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Thread: Getting Ready for SHTP 2021

  1. #21
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    The 2 x 4 that the lumberyard gave me sat out in the rain for a few weeks, so it's wet. -- Really wet, and it weighs a ton. The cassette, right now is heavier than the rudder. I bet it'll lose 5 pounds when it really dries out. To help that along, I'm putting the cassette inside the house, tonight....in my bathroom, which is the warmest room in the house.
    S-2 7.9: "Wildcat of Loch Awe"
    1968 Selmer Series 9 B-flat and A clarinets
    1962Buesher "Aristocrat" tenor saxophone
    Piper One Design 24, Hull #35; "Alpha"

  2. #22
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    Today started off with sanding down the side I slathered with microballoons in epoxy, yesterday. Truth is, I should have waited another day for the epoxy to harden some more, but I did what I could.

    The next order of business was to get out the circular saw and cut back the leading edge of the blade, the part that sits in the cassette.

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    Measure twice, cut once!...I measured about four times! I wanted 1 1/2 inches of cutback, which is half of one of the boards that make up the core.

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    Next was to trim the very top of the rudder, flush. Easy peasy. Oh, that's the "before I cut it" photo....
    S-2 7.9: "Wildcat of Loch Awe"
    1968 Selmer Series 9 B-flat and A clarinets
    1962Buesher "Aristocrat" tenor saxophone
    Piper One Design 24, Hull #35; "Alpha"

  3. #23
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    Now I flipped the rudder over and mixed up more microballoons in epoxy and slathered that all over the parts of the blade that will be underwater.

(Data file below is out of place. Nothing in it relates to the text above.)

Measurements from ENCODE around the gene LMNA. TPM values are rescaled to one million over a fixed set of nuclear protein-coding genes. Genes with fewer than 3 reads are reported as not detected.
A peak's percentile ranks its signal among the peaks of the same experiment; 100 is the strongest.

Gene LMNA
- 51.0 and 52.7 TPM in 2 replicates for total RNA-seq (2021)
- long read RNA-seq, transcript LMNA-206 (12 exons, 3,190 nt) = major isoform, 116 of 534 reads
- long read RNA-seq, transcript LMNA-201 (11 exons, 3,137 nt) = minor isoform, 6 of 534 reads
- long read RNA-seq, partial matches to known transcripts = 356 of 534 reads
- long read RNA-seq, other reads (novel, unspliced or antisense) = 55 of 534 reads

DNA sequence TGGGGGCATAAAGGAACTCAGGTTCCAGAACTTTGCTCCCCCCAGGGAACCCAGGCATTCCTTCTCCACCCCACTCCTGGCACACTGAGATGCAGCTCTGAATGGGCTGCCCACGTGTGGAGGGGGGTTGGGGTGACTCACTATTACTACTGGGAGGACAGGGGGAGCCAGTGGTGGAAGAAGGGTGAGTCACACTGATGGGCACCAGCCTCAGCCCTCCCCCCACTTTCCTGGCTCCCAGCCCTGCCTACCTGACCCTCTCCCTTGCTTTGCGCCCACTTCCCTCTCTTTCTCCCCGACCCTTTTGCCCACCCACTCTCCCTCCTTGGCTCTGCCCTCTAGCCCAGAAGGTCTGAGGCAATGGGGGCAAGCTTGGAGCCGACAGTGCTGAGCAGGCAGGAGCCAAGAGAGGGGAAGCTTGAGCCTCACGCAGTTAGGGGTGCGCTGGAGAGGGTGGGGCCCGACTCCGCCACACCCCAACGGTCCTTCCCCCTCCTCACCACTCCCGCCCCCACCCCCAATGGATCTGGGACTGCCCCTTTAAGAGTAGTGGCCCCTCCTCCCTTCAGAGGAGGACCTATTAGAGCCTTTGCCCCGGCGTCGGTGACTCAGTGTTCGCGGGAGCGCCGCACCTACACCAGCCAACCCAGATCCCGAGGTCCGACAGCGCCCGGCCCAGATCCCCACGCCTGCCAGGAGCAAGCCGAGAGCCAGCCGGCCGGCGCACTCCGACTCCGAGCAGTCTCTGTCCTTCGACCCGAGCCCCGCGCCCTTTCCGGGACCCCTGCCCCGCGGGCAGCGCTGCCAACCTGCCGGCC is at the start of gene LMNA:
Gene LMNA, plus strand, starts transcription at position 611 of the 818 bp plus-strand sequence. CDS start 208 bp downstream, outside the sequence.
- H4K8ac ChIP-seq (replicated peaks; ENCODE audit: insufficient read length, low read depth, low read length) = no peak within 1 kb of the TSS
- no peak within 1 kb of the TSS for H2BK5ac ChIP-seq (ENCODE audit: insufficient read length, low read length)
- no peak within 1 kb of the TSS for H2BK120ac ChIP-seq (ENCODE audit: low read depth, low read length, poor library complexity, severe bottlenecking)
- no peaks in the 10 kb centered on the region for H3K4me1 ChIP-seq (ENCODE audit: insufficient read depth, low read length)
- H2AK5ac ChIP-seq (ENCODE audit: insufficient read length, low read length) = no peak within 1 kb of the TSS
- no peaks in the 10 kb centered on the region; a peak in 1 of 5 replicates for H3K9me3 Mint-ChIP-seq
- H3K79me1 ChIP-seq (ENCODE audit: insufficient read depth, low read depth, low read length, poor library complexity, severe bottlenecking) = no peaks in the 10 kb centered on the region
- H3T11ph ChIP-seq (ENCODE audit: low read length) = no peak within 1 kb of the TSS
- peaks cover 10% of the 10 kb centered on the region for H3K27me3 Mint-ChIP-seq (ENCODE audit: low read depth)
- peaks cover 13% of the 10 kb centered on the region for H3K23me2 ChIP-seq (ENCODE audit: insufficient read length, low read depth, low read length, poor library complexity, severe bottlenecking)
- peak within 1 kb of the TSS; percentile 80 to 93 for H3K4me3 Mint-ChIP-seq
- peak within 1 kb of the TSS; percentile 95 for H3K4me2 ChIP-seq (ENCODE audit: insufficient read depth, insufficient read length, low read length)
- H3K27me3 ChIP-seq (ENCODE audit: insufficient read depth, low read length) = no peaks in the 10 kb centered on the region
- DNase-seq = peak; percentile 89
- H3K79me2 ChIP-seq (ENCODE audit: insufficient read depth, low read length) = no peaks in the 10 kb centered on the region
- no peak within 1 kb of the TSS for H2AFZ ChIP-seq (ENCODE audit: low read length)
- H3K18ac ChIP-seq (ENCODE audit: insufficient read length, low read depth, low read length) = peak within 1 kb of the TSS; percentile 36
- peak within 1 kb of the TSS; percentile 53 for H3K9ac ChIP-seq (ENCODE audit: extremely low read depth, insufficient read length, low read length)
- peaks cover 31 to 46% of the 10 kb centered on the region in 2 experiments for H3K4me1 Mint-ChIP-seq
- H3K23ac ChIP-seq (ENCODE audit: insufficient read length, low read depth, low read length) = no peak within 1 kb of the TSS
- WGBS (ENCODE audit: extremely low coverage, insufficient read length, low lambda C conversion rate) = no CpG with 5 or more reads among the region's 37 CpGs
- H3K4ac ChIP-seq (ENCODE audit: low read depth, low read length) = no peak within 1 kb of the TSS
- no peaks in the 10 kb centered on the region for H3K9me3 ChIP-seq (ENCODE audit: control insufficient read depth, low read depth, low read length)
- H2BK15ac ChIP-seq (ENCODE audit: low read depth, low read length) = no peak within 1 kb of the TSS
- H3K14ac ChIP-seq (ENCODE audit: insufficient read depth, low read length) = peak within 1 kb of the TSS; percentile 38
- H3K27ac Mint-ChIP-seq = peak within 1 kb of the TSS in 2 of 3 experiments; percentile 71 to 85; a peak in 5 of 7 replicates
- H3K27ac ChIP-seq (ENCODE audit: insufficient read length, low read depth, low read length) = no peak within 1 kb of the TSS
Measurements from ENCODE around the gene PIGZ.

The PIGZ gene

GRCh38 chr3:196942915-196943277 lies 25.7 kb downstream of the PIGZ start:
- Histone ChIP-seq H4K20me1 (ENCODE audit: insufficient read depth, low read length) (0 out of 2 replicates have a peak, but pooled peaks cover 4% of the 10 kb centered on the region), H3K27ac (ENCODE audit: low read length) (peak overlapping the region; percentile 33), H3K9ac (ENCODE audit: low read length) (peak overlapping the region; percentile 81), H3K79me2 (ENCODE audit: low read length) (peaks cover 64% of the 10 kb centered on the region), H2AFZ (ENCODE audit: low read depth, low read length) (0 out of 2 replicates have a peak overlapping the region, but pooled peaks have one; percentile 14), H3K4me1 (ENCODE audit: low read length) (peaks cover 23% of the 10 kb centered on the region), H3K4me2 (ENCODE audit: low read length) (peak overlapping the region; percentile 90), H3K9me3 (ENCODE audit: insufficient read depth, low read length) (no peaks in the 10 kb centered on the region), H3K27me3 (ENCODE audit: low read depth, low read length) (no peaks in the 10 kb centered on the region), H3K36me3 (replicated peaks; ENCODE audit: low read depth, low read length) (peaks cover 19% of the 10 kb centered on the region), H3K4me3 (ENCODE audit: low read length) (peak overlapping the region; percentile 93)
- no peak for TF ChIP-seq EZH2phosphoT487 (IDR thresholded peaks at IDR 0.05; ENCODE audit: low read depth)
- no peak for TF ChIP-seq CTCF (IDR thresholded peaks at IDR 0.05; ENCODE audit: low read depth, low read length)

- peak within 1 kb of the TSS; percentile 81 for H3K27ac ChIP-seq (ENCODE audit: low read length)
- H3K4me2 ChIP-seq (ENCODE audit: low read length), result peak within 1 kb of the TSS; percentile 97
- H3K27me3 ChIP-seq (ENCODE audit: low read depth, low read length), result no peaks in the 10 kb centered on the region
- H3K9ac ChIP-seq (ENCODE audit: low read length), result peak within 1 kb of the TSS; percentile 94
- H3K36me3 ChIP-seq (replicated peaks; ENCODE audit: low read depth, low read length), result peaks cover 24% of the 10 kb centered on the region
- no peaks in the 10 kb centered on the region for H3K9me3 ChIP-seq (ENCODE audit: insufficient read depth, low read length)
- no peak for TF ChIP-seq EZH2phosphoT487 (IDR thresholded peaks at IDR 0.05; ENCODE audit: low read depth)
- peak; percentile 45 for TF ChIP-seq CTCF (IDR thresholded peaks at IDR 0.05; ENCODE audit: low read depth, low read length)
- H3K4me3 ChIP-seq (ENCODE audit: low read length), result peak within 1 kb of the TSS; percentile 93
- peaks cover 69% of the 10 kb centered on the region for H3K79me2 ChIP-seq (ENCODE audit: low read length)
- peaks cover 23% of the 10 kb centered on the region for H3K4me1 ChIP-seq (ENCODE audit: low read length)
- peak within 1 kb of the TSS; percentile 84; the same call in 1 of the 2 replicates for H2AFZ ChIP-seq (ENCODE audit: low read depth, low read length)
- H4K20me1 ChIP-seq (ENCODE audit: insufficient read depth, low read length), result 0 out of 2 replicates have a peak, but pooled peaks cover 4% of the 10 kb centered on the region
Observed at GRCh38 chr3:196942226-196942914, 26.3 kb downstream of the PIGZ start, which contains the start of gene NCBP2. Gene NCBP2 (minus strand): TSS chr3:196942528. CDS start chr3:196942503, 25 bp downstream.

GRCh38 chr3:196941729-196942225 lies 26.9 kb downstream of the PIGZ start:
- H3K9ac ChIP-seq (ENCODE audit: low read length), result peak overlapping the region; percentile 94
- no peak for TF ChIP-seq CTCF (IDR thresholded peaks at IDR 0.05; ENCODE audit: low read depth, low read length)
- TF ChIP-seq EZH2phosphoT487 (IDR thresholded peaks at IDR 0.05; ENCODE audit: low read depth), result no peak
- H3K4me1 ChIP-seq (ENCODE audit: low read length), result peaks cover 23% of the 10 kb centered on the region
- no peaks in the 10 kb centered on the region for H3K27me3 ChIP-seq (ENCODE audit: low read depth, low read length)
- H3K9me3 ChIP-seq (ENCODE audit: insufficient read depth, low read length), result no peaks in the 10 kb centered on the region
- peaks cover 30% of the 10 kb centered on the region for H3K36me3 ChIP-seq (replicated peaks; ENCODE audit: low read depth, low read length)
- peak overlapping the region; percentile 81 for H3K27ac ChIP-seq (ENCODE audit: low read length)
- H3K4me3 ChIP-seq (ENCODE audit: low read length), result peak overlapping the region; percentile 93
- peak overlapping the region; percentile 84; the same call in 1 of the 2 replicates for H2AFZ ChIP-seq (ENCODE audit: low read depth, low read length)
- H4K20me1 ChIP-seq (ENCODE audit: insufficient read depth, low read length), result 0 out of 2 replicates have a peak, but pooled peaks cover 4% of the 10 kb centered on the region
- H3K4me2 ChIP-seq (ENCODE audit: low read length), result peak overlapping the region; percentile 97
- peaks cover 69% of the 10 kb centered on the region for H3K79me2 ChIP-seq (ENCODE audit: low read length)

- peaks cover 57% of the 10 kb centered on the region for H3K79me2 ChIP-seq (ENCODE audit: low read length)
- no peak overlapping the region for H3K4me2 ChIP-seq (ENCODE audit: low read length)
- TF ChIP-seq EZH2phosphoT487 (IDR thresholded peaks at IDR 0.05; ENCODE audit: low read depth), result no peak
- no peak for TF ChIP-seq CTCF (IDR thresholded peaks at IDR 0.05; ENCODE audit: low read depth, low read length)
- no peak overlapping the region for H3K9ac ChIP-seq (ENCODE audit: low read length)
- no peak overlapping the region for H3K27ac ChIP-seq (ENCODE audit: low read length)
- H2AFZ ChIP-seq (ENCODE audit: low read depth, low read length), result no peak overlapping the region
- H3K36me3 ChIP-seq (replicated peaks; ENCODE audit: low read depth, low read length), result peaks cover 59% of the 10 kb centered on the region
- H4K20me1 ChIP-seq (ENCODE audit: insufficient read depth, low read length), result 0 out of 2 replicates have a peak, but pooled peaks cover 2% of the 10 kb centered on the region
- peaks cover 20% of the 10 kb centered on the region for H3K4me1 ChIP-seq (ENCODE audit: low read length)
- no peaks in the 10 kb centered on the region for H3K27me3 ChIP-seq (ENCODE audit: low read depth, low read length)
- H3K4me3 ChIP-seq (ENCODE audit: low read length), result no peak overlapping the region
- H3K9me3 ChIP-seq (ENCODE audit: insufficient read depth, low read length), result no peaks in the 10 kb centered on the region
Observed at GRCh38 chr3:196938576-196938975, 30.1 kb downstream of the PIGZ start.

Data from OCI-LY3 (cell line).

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    As I write this, it's catalyzing outside, hopefully it will be firm enough for me to bring inside, around 6:30..

    I got the itch to see if the cassette and rudder play nice together. Since I added that little shim strip, I figured that everything would fit, now... Drum Roll, please! TA-DAAAA!

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    Here it is, pushed forward in the cassette. The cutback is exactly the same as the thickness of the forward piece of solid wood in the cassette, so the leading edge of the underwater blade is right in line with the front of the cassette. The gudgeons will place the axis of rotation of the system about an inch forward of that, which is not ideal, but it's not that different from, say a J-27 or J-29/J-30 rudder. If I hadn't cut back the upper part of the blade, the leading edge would be 2 1/2 inches behind the axis of rotation. Can you say "unbalanced"? The very first emergency rudder that I made was like that, and it steered the Ranger 29 I had at the time, but Damn that thing was hard to move.

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    The plywood for the cassette has a bit of warp to it, so the box is smaller in the middle and a scooch wider at the aft end. That means the rudder, as it sits right now, would have some slop to it, inside the cassette. I need to get fiberglass around the aft edge of the blade in the upper part, anyway, I'll just just use leftover heavy triaxial, instead of the lightweight 6 ounce I have lying around. That will add a bit of thickness back there, and tighten up the fit.

    That empty space in the cassette at the back end of the rudder is where the "jammer" will go, to push the rudder forward in the cassette.
    S-2 7.9: "Wildcat of Loch Awe"